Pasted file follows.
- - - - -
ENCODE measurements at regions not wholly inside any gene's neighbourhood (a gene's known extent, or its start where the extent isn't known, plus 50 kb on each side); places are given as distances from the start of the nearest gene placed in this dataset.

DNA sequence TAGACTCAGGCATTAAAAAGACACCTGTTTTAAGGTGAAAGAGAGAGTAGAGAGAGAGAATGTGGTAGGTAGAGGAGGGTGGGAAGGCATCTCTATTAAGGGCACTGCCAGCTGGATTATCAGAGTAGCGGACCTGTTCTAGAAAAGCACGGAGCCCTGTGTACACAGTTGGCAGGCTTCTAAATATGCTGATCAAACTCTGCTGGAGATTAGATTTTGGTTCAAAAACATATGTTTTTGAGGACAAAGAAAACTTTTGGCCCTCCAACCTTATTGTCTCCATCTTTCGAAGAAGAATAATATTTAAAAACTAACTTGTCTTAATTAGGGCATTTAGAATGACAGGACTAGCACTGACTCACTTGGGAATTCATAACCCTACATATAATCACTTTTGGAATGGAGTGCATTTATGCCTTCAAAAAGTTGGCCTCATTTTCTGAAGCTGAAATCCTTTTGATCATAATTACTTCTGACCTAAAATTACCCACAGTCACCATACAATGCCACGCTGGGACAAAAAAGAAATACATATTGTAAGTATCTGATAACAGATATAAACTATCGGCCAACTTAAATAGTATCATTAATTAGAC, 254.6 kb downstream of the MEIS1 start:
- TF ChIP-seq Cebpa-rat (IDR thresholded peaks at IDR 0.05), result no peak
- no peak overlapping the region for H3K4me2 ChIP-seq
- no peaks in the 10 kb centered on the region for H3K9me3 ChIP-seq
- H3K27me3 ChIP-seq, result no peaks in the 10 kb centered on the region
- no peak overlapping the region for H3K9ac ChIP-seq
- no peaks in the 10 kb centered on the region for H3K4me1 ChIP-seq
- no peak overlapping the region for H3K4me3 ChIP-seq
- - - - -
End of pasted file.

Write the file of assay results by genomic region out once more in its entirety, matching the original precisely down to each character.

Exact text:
ENCODE measurements at regions not wholly inside any gene's neighbourhood (a gene's known extent, or its start where the extent isn't known, plus 50 kb on each side); places are given as distances from the start of the nearest gene placed in this dataset.

DNA sequence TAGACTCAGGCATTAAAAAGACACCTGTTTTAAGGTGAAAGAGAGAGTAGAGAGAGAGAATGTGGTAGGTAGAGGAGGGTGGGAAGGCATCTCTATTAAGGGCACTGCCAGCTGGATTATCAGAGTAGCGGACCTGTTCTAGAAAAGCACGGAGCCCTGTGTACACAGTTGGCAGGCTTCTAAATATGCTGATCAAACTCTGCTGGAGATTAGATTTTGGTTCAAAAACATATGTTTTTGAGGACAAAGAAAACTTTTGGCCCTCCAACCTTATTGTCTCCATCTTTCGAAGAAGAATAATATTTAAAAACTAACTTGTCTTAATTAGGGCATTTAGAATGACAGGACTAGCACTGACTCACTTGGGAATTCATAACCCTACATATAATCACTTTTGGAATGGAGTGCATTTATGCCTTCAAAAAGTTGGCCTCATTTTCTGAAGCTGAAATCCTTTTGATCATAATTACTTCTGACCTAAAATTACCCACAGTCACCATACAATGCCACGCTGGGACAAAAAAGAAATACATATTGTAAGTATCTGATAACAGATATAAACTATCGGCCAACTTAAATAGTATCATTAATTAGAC, 254.6 kb downstream of the MEIS1 start:
- TF ChIP-seq Cebpa-rat (IDR thresholded peaks at IDR 0.05), result no peak
- no peak overlapping the region for H3K4me2 ChIP-seq
- no peaks in the 10 kb centered on the region for H3K9me3 ChIP-seq
- H3K27me3 ChIP-seq, result no peaks in the 10 kb centered on the region
- no peak overlapping the region for H3K9ac ChIP-seq
- no peaks in the 10 kb centered on the region for H3K4me1 ChIP-seq
- no peak overlapping the region for H3K4me3 ChIP-seq